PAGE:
Dwiggins on the Earth

In 1943, the Typophiles published 1,500 copies of The Crew of the Ship ‘Earth’, a parable about the good ship Earth by W. A. Dwiggins. Dwig printed it at his press in Hingham, Massachusetts—and scribed it too. Here is the eight-page volume.

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5 COMMENTS

  1. The graphics and the idealism resembles early Buckminster Fuller.
    I can see how in the midst of World War one might wish for:

    > … all of us together on earth as a single community, all together sharing the same need, the same dangers, the same fate, the same hope …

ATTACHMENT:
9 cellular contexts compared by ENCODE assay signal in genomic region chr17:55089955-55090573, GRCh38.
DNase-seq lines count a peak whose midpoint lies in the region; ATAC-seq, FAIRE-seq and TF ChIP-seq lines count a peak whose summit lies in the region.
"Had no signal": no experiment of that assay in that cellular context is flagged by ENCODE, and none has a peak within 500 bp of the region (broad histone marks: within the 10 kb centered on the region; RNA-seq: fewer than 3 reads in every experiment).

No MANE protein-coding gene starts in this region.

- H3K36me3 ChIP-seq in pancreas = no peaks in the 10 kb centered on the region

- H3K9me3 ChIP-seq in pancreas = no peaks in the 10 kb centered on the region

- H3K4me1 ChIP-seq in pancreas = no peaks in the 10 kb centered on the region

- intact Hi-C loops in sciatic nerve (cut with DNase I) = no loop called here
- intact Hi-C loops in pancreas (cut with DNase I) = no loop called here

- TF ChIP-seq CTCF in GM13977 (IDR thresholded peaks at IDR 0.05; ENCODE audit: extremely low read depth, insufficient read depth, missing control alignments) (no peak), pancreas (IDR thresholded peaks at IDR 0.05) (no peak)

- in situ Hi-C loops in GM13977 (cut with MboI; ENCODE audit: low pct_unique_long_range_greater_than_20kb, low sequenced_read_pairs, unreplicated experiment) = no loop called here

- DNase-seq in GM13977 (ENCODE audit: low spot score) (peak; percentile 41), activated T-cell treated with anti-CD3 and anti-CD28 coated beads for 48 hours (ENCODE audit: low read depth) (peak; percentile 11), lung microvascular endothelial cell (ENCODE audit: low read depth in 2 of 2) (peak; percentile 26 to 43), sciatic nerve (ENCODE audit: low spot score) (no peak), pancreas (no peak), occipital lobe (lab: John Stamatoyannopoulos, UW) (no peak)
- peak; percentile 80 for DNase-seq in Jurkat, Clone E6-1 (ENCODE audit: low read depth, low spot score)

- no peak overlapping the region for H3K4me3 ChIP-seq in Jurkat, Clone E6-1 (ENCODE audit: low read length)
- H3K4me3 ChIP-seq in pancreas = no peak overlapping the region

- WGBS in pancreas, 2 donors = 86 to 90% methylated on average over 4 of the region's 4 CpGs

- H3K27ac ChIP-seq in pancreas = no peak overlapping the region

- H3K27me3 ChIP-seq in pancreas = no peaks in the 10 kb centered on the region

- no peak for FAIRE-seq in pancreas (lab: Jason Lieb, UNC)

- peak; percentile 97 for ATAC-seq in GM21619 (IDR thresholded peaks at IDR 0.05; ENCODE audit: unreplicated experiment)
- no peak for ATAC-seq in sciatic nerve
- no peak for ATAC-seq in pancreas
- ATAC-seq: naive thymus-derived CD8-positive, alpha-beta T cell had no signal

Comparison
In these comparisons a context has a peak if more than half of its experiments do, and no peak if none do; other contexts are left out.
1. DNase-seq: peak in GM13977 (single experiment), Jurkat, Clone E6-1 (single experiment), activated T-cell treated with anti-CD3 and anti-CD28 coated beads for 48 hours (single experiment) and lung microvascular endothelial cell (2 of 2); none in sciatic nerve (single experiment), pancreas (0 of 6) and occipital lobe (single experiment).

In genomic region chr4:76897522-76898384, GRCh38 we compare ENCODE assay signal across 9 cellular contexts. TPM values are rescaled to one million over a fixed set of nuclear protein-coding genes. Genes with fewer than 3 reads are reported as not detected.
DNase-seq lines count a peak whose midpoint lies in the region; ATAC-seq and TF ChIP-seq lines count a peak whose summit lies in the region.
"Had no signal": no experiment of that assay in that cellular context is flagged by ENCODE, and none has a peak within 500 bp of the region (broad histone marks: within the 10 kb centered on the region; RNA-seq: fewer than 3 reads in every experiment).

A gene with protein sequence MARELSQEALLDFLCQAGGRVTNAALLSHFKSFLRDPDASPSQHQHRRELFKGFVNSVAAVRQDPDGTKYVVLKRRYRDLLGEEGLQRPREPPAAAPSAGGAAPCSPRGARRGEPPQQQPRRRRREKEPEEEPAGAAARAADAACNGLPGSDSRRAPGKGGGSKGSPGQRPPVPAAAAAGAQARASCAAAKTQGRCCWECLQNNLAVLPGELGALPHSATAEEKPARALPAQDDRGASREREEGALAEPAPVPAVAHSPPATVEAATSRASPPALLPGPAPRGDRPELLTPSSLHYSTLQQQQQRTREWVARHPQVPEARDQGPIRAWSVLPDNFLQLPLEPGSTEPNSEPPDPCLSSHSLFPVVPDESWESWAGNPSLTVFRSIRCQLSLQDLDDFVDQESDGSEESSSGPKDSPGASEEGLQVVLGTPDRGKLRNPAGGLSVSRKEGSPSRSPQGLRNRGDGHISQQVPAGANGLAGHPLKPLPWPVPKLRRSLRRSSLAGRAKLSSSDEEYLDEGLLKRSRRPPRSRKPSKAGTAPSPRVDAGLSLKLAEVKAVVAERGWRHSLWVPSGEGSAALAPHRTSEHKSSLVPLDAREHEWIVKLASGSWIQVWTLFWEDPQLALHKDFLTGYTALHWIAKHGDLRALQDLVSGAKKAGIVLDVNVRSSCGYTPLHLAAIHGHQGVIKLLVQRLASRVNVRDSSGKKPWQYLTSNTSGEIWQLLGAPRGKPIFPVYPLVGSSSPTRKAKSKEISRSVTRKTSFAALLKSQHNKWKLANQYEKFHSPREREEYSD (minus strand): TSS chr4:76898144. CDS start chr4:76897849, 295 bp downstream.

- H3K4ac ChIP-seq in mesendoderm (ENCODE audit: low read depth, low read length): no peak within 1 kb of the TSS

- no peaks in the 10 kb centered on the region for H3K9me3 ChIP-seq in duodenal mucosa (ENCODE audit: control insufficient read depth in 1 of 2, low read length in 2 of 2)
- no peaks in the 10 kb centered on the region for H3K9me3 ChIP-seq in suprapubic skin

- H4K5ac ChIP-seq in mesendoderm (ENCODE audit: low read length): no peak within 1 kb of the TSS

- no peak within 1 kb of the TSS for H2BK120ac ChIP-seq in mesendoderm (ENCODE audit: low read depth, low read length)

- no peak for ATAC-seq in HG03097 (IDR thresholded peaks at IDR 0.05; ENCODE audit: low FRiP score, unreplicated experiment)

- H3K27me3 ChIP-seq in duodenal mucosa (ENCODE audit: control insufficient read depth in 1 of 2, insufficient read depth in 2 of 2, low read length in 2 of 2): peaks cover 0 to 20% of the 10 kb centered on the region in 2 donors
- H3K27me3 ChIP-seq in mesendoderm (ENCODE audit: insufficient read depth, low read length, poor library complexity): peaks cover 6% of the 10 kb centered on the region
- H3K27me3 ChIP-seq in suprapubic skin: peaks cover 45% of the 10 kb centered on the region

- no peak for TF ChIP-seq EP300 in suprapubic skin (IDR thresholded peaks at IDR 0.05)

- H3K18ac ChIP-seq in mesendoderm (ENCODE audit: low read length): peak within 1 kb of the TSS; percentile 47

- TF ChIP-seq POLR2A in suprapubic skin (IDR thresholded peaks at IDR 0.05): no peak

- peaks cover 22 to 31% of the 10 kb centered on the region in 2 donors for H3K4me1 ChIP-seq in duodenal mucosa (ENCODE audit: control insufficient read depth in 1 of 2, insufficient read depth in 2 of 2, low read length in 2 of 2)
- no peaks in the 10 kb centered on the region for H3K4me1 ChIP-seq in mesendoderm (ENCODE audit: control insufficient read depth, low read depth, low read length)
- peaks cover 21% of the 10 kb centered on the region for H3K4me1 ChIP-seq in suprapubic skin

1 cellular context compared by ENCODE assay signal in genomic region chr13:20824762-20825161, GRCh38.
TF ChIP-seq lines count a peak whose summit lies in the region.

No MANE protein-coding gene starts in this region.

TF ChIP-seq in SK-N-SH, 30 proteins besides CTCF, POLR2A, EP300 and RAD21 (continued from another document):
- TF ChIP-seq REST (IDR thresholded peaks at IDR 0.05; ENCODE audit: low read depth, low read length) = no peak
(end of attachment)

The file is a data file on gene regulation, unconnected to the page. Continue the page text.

… this is just a projection of the safety experienced at home onto the rest of the world. But I’m afraid it is no more than naive globalism, maybe collectivism even. Instead one might more realistically wish for an end to vast impersonal nations with armies and parochial views to be projected over the rest of the globe.
    Let’s just be Good Individuals and cooperate person to person as we always will, without pretending that by banning together as nations we gain some divine authority to navigate everyone’s fate in one direction.

  2. I got thrown a bit by his geographical exercise than ends in “finis,” but I guess he means between 74 and 91 miles in space, which how far you’d be if you traveled 8000 miles through the earth’s center, depending on your starting point. And that’s airless void.

    This is even more timely today, as we start to figure out the mess we’re making with human-caused global warming, and that future generations may have to find a more hospitable spaceship planet.